(This essay was originally published on the author’s blog – Behind the Scenes – on GoodReads, May 6, 2012 and is reprinted here by permission of the author.)
My friend MaryAnn Johanson is the Flick Filospher, and her website contains news, views, and reviews and is well worth following. However as two highly opinionated people we sometimes disagree. (In fact our mutual friends worry if we start agreeing too much.)
She recently posted a link that led to an exchange of views on Facebook where we had to agree to disagree. Here’s the short version of the story.
New York Times critic A. O. Scott gave “The Avengers” a negative review. Actor Samuel L. Jackson, who plays Nick Fury in the film, made a snarky reply suggesting Scott is in the wrong line of work. Brian Lowry did a column on the incident, suggesting that perhaps Jackson had a point (although not about Scott needing to change careers) and MaryAnn argued that Lowry was out of line. In her view he was suggesting that critics had to pander to the audience for the film, in this case the fanboys and fangirls of the Marvel comic book characters. (If MaryAnn feels that needs clarification she is welcome to do so. Her website http://www.flickfilosopher.com/blog/2… has her initial post and a link to the Variety article.)
So I read Lowry’s article and I didn’t see that at all. What he seems to be arguing is that if a film critic is simply going to trash all comic book action movies he a.)ought to take a larger perspective and b.)is going to be very unhappy this summer. He contrasted that with a review by L.A. Times critic Kenneth Turan who — as I did in my own review — expressed some misgivings about the film but noted that it worked as what I’ve called an “amusement park ride” movie: it provides entertainment if you go for this sort of thing, and does a decent job at it. (In my own review I said it was like “Transformers” but with better dialogue.)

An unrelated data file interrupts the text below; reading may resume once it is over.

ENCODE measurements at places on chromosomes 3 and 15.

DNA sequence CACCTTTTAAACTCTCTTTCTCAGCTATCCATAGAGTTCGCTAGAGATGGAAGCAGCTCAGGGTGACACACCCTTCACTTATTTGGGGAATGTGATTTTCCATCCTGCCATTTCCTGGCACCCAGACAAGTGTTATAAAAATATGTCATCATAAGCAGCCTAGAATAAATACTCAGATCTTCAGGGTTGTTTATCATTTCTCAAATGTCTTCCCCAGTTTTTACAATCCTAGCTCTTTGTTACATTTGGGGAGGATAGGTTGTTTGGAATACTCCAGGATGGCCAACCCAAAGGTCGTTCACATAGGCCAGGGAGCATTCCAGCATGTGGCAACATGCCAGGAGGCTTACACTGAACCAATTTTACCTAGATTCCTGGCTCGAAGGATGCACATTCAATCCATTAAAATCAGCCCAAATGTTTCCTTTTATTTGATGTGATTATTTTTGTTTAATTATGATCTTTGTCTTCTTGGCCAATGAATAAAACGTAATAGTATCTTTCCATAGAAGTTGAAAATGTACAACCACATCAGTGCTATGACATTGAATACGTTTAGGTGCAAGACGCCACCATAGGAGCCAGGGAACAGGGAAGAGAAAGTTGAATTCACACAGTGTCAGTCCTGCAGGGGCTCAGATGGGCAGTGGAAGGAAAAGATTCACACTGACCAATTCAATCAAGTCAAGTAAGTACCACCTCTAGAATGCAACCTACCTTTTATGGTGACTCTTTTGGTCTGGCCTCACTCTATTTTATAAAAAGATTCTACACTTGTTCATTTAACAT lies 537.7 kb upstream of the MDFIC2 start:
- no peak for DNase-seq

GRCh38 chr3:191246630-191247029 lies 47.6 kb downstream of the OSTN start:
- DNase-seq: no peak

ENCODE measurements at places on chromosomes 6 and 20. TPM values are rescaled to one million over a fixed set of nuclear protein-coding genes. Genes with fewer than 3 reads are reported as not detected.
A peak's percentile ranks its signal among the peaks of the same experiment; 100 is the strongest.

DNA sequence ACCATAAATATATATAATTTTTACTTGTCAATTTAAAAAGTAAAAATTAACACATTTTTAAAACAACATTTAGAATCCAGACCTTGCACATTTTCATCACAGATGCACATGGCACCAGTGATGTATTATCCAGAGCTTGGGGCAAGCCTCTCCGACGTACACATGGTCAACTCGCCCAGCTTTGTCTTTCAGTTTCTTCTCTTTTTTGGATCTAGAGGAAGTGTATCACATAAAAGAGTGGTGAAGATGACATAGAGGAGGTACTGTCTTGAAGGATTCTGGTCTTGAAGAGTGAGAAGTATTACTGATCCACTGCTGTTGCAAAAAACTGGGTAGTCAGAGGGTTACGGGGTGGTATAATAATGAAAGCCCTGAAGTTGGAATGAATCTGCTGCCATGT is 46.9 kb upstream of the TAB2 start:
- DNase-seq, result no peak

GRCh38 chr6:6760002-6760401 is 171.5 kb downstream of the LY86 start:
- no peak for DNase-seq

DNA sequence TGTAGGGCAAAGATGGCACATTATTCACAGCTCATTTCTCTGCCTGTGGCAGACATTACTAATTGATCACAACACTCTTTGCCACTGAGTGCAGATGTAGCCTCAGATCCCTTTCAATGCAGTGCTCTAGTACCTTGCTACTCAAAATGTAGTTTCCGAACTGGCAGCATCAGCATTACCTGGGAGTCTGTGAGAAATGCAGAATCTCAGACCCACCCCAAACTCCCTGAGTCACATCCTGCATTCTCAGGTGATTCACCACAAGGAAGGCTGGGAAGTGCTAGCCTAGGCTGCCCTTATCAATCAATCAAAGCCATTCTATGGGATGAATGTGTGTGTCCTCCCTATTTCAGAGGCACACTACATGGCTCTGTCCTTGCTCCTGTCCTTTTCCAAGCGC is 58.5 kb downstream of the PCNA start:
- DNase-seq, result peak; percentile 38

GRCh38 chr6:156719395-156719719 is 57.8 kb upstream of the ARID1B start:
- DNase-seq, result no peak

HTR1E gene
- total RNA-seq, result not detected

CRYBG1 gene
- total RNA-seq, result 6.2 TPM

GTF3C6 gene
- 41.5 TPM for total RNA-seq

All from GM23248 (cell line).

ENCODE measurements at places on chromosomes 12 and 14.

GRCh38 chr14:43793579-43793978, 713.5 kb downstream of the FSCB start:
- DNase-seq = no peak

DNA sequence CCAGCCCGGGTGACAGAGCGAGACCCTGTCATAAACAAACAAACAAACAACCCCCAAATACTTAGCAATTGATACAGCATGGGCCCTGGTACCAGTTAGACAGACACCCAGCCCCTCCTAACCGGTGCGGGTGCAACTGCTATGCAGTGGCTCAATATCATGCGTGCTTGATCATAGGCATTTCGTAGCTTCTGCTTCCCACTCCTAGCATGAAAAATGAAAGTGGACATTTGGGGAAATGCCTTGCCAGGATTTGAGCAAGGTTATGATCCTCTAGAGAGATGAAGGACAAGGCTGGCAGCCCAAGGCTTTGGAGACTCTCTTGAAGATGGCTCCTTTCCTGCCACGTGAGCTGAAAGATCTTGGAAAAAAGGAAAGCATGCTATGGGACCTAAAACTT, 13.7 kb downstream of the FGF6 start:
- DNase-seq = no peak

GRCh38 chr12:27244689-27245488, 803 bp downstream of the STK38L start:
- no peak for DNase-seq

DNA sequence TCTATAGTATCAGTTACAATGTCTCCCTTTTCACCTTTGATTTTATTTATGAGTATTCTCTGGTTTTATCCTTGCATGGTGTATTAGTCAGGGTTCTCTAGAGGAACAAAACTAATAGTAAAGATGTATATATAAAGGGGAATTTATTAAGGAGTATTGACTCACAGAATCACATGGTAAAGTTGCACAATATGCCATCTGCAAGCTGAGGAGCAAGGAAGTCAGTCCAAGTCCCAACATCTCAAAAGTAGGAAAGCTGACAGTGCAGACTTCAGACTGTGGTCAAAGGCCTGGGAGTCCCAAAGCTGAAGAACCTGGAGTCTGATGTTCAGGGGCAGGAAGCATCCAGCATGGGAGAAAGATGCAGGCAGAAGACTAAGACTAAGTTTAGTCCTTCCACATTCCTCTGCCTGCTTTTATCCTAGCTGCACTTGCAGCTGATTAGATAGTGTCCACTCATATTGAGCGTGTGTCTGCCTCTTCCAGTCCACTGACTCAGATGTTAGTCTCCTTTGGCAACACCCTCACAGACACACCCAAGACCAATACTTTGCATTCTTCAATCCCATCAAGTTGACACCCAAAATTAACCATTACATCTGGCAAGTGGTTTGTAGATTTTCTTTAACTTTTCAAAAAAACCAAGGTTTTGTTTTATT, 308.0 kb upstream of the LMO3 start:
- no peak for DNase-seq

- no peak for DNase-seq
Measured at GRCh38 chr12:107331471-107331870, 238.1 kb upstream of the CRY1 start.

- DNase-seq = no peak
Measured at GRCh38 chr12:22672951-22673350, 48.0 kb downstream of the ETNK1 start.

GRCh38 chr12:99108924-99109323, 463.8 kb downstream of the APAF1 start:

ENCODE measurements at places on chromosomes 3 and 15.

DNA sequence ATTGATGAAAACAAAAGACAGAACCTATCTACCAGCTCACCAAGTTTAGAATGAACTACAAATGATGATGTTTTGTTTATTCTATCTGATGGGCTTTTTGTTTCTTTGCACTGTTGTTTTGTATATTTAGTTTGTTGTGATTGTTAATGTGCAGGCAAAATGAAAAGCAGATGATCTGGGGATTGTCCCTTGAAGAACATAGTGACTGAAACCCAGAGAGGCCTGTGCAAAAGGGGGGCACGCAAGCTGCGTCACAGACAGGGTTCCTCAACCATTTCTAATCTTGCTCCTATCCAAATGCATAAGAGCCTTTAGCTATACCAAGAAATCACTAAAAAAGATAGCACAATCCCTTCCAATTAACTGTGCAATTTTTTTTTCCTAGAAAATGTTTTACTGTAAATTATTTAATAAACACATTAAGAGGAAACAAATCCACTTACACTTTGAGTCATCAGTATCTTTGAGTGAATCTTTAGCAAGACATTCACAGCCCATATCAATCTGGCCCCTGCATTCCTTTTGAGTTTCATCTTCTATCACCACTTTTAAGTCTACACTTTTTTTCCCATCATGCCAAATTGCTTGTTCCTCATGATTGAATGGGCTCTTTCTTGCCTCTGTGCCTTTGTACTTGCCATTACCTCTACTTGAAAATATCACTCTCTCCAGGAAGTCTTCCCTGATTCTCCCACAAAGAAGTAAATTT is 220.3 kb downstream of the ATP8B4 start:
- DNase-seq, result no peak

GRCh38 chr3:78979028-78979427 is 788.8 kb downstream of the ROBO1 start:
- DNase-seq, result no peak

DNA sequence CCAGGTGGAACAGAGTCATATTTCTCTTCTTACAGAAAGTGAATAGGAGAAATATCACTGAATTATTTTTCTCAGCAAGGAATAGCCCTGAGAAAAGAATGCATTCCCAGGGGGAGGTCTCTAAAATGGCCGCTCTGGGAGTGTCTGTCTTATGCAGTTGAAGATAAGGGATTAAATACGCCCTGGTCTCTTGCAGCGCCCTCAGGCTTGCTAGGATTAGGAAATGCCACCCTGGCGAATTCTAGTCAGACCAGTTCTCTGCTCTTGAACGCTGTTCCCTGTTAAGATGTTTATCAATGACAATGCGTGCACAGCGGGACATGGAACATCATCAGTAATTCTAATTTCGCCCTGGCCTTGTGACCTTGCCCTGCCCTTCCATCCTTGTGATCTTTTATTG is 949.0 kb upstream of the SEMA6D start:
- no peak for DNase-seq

And this gets to my point. When I write film reviews I’m addressing an audience that wants to know if a movie is worth seeing and what they might expect. I have taken as my philosophy the notion that you should be able to read my review, disagree with it, and yet get sufficient information to know if YOU would like the movie. A successful review is not one that convinces you I’m right, but that conveys useful information. By contrast when I am doing film criticism (as in Jar Jar Binks Must Die… and Other Observations about Science Fiction Movies) I am writing for people who have either seen the movie, or are at least willing to grapple with an essay about it without worrying about “spoilers.”
When writing about classic movies I’m often taking the position that this is a movie you need to see and here’s why.
I agree with Lowry. A good film reviewer should judge the quality of the film but should also consider how it will play to its intended audience even if the reviewer is not part of it. When I review children’s films I try to think if kids will like it. If it’s a lowbrow comedy I may detest the movie but you’ll at least get the information you need to know to make your own determination.
That still won’t please everybody. I’m still getting emails about my negative review of “Bridesmaids.” However that’s been my approach for as long as I’ve been a professional critic. It may not work for all my colleagues, but then if we all wrote the same way, it would be a duller world for it.
Daniel M. Kimmel’s collection of essays on science fiction film – Jar Jar Binks Must Die …And Other Observations About Science Fiction Film – is a Hugo Award Finalist at this year’s Chicon 7 World Science Fiction Convention in the “Best Related Work” category that includes non-fiction works related to the fields of science fiction and fantasy.